US hopes to tap offshore wind potential

HOUSTON — The federal government is committing nearly $150 million toward construction of three wind farms off the U.S. coast, a move intended to generate power from the renewable source by 2017.

Europe and Asia already have developed wind farms in their waters. But the United States has yet to generate a watt despite an offshore wind capacity estimated at 4 million megawatts, which is  significantly more than the nation’s coal-fired power plants produce.

“We’re trying to break the leaning curve and hoping to move quicker than Europe,” Greg Matzat, senior advisor for offshore wind technologies at the Energy Department, told an Offshore Technology Conference audience Thursday.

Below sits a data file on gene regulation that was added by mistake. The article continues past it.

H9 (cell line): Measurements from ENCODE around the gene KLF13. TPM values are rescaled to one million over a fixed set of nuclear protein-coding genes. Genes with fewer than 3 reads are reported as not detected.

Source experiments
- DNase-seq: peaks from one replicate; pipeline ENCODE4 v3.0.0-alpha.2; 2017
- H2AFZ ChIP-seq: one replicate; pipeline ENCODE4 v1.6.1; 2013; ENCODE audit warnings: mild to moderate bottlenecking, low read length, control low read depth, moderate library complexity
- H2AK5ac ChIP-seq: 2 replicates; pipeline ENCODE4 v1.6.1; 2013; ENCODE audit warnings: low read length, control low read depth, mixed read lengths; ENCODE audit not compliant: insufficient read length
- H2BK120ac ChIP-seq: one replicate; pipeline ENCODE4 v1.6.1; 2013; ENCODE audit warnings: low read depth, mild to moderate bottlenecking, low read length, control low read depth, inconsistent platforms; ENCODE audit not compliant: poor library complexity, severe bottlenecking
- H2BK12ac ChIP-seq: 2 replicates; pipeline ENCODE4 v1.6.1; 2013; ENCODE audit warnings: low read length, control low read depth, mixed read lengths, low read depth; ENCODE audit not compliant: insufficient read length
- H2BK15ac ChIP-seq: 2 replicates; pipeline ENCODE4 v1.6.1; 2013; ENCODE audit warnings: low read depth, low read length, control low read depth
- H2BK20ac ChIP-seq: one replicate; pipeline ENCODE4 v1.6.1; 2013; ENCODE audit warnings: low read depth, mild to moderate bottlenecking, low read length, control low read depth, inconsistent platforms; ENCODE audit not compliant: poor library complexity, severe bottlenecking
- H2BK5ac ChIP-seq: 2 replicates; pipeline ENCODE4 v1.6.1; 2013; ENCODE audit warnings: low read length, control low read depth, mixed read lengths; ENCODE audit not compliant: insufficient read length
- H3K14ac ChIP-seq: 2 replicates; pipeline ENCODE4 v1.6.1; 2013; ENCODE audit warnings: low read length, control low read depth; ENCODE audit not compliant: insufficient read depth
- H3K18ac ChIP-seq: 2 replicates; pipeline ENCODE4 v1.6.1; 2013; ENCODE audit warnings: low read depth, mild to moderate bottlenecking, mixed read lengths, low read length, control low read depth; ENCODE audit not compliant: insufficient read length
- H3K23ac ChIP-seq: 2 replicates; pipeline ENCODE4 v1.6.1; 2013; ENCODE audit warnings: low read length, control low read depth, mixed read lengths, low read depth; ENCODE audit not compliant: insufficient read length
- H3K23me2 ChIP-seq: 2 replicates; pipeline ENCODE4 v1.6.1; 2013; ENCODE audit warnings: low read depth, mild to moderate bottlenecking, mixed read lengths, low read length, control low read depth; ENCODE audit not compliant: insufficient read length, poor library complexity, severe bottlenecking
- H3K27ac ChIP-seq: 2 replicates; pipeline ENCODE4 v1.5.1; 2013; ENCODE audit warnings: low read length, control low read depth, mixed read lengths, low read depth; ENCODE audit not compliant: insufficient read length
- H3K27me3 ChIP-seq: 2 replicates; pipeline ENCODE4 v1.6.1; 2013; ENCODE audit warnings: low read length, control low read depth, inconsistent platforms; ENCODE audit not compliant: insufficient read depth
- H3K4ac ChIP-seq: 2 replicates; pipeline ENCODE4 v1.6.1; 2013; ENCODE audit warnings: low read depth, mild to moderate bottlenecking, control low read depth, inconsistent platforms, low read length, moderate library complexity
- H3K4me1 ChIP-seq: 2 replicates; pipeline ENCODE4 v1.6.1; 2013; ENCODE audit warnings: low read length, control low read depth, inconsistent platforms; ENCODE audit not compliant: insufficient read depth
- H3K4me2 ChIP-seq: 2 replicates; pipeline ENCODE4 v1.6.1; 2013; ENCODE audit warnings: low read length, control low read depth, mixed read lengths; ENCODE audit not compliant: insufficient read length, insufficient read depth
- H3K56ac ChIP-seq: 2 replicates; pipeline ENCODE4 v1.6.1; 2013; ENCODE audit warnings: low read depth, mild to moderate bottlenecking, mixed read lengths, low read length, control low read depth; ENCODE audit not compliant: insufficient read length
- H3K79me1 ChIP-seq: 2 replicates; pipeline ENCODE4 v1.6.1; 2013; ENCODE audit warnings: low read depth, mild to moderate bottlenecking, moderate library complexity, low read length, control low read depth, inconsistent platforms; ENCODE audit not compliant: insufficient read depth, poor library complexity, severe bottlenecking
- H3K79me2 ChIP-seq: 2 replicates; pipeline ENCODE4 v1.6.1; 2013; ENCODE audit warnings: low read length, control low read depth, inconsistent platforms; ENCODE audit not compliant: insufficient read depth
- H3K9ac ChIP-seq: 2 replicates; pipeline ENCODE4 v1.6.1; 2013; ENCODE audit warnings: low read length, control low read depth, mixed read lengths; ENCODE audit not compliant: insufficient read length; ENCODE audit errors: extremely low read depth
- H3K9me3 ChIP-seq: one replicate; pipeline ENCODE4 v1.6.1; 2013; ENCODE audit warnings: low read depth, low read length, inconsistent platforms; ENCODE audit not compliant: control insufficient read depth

Europe started with turbines capable of producing two to three megawatts, Matzat said. But the Energy Department is expecting the newly funded projects to produce five or six megawatts per turbine.

Grid managers in Texas — which leads the nation in onshore wind power–say one megawatt can provide power for about 500 residences under normal conditions.

The demonstration projects, which were announced this week, will be located off the coasts of New Jersey, Oregon and Virginia. Austin-based Baryonyx, which has proposed a wind farm off South Padre Island, failed to make the cut.